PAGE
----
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Prepare for hyperopic shift following DSAEK graft surgery


A retrospective study including 45 eyes that underwent Descemet's stripping automated endothelial keratoplasty (DSAEK) found an average refractive change of +0.88 D after surgery. That hyperopic shift after DSAEK has implications for management of patients undergoing cataract surgery simultaneously with or after DSAEK and for anticipating refractive outcomes in pseudophakic patients undergoing DSAEK.

Durham, NC-Results of a retrospective study evaluating refractive change after Descemet’s stripping automated endothelial keratoplasty (DSAEK) surgery show a hyperopic shift, said Bokkwan Jun, MD, PhD.

"Further studies are warranted to evaluate the refractive change after longer follow-up and to understand its mechanism," said Dr. Jun, research associate, Duke University Eye Center, Durham, NC.

"However, based on our observations, we recommend considering adjusting the IOL power in patients undergoing a DSAEK triple procedure (DSAEK, phacoemulsification, IOL implantation) and in DSAEK patients undergoing cataract surgery," he said.

"This information may also aid in anticipating refractive outcomes after pseudophakic DSAEK surgery," he said.

Dr. Jun and colleagues conducted a retrospective review of all cases of DSAEK surgery performed by three surgeons at the Duke University Eye Center between August 2005 and December 2006, to investigate the occurrence of a postoperative refractive change and any correlations with graft thickness and diameter. Eyes were excluded from the study if any DSAEK complications developed, such as graft failure or rejection, or if they had a noncorneal condition that would affect visual acuity, such as glaucoma or retinal pathology.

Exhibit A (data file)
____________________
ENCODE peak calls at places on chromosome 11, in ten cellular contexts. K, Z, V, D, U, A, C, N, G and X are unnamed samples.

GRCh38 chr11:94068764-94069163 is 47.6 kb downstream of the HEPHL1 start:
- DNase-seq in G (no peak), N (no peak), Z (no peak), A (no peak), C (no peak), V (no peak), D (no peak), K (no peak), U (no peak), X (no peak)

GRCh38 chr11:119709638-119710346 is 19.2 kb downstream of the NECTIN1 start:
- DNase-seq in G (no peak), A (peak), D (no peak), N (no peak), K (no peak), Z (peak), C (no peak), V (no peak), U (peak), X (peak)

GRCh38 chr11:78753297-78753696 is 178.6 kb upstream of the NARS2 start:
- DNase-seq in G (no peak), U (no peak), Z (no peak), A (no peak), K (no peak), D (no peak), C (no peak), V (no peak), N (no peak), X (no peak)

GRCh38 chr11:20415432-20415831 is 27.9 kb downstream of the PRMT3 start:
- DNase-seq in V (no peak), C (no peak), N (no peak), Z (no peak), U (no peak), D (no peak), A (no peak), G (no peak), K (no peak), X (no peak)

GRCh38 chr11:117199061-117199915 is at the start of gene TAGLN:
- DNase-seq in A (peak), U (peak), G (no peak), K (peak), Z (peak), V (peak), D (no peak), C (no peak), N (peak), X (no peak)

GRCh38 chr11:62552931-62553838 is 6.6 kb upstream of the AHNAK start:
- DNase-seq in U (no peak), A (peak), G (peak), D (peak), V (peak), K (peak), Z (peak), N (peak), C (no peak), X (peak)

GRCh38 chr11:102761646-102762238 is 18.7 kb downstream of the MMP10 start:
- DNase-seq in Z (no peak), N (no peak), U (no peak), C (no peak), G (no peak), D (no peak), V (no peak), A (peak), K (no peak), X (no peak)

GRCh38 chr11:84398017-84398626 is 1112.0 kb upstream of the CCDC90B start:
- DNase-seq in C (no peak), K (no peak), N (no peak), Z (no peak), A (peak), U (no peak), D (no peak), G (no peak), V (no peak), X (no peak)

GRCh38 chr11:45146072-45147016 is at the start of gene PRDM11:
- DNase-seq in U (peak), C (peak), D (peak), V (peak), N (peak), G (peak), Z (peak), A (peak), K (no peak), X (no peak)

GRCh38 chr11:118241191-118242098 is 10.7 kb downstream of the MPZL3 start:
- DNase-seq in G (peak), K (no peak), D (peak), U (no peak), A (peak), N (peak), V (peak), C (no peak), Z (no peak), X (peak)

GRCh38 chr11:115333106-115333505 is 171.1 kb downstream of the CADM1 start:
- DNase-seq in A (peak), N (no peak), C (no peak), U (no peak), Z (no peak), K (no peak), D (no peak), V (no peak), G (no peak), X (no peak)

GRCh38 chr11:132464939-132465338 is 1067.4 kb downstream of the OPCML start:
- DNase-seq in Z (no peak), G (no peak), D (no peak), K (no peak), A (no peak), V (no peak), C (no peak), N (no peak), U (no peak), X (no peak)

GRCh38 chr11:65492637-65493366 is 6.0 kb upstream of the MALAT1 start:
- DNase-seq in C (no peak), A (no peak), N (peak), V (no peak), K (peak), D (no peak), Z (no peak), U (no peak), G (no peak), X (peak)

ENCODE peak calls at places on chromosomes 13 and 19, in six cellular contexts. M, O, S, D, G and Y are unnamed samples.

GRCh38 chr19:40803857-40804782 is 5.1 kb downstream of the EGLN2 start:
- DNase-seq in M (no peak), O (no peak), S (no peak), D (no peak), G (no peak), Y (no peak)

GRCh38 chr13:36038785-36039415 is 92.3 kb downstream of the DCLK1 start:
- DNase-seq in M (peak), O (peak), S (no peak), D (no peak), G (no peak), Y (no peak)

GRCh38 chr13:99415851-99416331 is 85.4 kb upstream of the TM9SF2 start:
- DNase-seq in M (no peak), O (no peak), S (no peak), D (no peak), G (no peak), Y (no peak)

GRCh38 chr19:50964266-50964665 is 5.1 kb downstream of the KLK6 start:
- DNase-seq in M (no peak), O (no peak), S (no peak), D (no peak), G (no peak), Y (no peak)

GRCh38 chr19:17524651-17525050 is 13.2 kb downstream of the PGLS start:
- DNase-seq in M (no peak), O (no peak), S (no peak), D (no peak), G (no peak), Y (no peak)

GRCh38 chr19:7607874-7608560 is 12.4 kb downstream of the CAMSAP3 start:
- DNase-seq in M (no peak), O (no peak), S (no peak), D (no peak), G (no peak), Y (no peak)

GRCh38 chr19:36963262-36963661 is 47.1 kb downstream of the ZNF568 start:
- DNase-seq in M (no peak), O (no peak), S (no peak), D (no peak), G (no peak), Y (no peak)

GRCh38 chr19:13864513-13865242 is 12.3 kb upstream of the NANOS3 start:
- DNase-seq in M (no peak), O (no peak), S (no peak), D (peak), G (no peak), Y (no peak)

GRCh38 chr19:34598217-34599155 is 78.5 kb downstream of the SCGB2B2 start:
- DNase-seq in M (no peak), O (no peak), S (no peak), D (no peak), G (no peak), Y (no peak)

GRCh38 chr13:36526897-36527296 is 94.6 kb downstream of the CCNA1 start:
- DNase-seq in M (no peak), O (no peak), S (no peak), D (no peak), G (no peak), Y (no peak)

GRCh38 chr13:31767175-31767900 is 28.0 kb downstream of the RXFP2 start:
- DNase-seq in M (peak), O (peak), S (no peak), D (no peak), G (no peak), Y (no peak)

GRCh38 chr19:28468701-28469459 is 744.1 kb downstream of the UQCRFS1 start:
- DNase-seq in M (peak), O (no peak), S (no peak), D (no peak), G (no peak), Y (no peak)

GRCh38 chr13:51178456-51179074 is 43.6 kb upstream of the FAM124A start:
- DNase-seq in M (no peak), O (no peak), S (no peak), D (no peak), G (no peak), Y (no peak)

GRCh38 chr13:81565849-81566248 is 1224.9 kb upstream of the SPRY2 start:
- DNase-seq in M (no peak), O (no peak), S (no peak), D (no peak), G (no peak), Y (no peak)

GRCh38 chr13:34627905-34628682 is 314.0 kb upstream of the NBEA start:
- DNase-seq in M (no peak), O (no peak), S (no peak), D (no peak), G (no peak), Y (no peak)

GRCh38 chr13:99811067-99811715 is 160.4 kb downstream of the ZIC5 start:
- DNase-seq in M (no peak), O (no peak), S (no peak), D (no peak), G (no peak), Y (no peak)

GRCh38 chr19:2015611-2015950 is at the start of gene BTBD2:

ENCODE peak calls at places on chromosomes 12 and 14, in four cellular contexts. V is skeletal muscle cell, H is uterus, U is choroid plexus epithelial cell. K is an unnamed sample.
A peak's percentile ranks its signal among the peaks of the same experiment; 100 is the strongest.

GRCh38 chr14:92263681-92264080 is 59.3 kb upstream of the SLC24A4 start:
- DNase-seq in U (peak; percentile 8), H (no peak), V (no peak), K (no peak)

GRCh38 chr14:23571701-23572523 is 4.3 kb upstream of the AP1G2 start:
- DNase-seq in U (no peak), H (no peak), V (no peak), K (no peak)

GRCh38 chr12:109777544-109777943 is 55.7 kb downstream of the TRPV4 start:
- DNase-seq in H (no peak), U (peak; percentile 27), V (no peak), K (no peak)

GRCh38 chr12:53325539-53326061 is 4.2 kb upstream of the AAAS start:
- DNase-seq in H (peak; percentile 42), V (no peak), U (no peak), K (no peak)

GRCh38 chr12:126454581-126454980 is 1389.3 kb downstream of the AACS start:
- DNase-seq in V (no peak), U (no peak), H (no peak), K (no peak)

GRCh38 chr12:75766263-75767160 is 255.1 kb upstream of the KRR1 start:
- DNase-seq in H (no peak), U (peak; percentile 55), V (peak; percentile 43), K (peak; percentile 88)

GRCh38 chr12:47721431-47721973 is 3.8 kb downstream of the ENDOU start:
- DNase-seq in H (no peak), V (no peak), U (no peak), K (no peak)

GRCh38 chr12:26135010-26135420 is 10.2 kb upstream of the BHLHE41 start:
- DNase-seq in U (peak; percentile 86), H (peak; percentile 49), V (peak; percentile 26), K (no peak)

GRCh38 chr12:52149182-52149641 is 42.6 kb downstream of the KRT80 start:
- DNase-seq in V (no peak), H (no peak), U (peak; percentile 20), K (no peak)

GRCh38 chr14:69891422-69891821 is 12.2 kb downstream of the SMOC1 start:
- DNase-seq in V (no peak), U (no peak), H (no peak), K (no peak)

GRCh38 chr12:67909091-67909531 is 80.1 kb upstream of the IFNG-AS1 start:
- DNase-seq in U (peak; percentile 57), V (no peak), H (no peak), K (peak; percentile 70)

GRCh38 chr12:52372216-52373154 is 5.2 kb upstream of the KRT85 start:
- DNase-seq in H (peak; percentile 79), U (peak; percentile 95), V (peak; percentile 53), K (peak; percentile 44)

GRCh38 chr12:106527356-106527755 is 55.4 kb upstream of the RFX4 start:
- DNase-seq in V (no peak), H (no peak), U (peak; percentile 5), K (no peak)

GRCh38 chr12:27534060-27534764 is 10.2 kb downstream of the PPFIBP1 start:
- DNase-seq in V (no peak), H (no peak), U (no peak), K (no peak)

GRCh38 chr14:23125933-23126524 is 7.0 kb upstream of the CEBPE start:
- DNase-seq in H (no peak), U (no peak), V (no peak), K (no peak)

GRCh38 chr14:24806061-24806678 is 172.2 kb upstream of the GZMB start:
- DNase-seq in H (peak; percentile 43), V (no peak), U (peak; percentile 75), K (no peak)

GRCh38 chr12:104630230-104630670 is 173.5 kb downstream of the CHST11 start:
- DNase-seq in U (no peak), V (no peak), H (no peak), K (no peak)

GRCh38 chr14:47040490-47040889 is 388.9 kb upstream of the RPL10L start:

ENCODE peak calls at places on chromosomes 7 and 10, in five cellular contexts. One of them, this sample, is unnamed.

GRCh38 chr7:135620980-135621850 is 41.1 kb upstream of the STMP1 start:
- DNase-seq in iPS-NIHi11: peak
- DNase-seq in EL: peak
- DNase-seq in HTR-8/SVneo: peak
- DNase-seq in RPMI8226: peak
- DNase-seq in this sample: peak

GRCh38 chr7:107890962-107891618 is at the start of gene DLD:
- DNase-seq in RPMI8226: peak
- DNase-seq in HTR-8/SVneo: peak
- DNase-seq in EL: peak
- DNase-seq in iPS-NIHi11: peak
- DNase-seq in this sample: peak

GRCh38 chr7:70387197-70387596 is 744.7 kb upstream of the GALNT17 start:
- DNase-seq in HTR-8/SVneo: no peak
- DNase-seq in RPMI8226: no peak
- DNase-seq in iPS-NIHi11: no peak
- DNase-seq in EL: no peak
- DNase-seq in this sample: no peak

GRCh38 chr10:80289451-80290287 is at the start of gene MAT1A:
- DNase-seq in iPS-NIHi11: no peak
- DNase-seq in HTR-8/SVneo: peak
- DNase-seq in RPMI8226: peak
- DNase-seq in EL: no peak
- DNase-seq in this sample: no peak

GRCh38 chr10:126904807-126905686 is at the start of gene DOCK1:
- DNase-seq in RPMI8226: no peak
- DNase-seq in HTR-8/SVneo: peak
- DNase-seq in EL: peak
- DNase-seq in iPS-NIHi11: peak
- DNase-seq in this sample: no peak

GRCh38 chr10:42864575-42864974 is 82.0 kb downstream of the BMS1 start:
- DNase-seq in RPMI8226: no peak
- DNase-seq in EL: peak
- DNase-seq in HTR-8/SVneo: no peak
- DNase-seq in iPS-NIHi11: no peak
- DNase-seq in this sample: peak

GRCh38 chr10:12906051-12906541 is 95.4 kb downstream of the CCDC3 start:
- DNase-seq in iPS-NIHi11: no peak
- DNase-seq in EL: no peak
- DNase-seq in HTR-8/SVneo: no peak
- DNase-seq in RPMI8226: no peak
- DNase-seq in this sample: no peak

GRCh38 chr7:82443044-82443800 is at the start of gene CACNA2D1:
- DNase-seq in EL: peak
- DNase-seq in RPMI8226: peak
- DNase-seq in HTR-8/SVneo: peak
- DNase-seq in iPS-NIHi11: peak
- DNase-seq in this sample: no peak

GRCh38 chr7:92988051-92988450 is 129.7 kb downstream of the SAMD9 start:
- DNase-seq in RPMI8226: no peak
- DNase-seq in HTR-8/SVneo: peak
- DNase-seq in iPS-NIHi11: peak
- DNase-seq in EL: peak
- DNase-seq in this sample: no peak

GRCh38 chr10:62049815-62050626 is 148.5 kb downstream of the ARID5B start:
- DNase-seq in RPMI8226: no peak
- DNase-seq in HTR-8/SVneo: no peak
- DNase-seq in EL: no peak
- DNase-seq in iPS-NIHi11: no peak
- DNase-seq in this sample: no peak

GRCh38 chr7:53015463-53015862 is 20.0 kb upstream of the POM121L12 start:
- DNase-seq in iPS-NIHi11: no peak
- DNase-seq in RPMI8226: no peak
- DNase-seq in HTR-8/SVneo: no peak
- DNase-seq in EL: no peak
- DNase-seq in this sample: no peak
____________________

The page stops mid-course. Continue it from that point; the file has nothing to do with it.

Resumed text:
Data were analyzed for a total of 45 cases of 44 patients who had at least 3 months follow-up after DSAEK as well as spherical equivalent data available from a manifest refraction performed preoperatively and at last follow-up. Fuchs’ endothelial dystrophy was the underlying diagnosis in the majority of eyes (89%), and the remaining cases were treated with DSAEK for pseudophakic bullous keratopathy/bullous keratopathy. Almost two-thirds of eyes were pseudophakic at the time of DSAEK (28 eyes, 62%) and the rest (17 eyes, 38%) underwent DSAEK triple surgery. The average age of patients in the study was 68 years (range, 15 to 81 years).

The overall refractive change in the 45 eyes was +0.88 D. After subgroup classification, the mean refractive change was +1.15 D in 17 eyes that underwent DSAEK triple surgery and +0.71 D in 28 pseudophakic DSAEK eyes. The difference between the two groups was not statistically significant.

Read the complete article in the Oct. 1, 2008 issue of Ophthalmology Times.

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